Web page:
Seriously? Transparency Isn’t Our Strong Suit

From Canadian copyright expert Michael Geist:

[United States Trade Representative] Ambassador Ron Kirk has responded to a letter signed by dozens of legal academics (I signed on) expressing concern with the lack of transparency associated with the Trans Pacific Partnership negotiations. Kirk says he is “strongly offended by the assertion that our process has been non-transparent and lacked public participation.”

Ah, you have to love the rhetoric. A couple of years ago, President Obama refused to make public the ACTA antipiracy legislation that he was working out with European countries, citing national security interests. People found out about it only through leaks. The SOPA/PIPA legislation made it to the floors of the House and Senate without the public knowing about it. When people found out, the only possible way to do “public commment” was a massive online campaign, including taking sites like Wikipedia dark in protest. The CISPA legislation was passed by the house last month in a rush before anyone had a chance to contact their representatives. On the face of it, these seem to support the plain sense meanings of both “non-transparent” and “lacking in public participation”.

Did you know that the United States is trying to work some of the citizen-rejected material from SOPA into treaties? I didn’t think so.

But here’s the thing: in the American system, we have defined the terms “transparency” and “public participation” in pretty specific ways. (See, for instance, the electoral collage.) Transparency is fulfilled in lawmaking and treaty writing by telling congress and sentate. If you want to know more, look it up in Congressional Record or watch C-SPAN. Public participation is fulfilled by having the congress and sentate vote. This how the US works, folks. And given the sheer volume of work that has to get done, it should be no surprise. Pretending that it is otherwise for legislation seems to me a bit naive. But it still leaves us with a system that is neither transparent nor participatory in any transparent or meaningful sense of those words.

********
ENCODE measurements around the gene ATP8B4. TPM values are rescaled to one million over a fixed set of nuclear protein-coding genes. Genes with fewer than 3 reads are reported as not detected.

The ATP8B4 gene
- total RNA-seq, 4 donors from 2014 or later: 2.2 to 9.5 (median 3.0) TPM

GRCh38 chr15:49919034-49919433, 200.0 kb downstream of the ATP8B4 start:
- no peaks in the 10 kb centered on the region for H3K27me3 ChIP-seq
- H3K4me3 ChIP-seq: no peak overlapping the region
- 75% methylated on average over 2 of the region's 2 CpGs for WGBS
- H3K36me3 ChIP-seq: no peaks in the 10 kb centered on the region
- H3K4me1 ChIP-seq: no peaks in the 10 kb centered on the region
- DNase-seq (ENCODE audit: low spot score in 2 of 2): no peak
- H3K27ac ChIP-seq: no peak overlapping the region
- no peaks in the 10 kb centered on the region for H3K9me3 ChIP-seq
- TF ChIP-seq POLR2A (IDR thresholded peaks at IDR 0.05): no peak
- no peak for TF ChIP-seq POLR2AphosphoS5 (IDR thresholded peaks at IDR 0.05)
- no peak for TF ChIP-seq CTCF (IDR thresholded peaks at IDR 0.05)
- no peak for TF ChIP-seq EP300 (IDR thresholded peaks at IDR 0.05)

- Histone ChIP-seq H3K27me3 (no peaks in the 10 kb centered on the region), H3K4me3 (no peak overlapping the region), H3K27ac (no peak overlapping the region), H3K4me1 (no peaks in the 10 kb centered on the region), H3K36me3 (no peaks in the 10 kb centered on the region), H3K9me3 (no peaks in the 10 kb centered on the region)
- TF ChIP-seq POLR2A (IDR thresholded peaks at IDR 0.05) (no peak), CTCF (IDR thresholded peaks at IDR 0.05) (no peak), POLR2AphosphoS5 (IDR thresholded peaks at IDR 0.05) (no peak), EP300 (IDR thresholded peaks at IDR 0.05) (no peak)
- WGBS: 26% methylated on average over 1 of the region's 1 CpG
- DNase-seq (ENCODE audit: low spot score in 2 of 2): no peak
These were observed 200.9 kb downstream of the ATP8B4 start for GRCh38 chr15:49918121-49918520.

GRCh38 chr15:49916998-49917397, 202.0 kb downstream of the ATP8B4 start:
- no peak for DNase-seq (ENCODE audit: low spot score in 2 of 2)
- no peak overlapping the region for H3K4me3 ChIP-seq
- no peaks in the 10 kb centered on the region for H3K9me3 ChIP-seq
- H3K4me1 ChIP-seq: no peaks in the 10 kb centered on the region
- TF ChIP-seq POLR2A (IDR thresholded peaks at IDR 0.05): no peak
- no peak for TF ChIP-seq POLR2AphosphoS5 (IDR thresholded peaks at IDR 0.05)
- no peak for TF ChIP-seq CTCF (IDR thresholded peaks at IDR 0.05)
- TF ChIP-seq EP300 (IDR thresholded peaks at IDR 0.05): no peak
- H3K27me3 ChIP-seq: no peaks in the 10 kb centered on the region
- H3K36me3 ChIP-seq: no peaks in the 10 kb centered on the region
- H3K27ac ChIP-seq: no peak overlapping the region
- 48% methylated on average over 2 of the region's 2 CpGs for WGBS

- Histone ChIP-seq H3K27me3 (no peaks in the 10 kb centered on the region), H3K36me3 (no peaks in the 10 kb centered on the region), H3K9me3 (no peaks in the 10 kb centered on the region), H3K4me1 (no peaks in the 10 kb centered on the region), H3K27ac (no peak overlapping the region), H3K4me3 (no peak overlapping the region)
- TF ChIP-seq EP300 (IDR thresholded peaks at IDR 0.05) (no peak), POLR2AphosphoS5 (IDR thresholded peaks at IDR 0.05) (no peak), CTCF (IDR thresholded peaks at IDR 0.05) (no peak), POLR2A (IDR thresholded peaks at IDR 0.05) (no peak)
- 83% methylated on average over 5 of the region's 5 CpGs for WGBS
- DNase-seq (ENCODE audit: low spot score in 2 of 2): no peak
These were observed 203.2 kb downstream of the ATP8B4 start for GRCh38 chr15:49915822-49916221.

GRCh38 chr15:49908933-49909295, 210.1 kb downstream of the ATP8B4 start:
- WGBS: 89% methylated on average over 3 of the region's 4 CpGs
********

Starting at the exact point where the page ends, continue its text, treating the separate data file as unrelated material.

Arguing that it should be otherwise is great (and right), but we have to figure out how to get it done. The fact that corporations have been declared by the Supreme Court to be persons with respect to free speech has made it harder by increasing the amount of money you need to have in order to get your “public participation” done. Representatives tend to meet with the donating public more often than the non-paying donating. If congress was to change this, it would likely go a long way toward changing the climate of mistrust in government that we have these days.

That’s why we need journalists and news outlets—people who geet paid to spend all their time making sure the public is able to knows what it needs to know. We can’t be good citizens who make good decisions about governance without information.

Oh yeah, back to the original point: feinging insult is not a valid argumentation style in the adult world.

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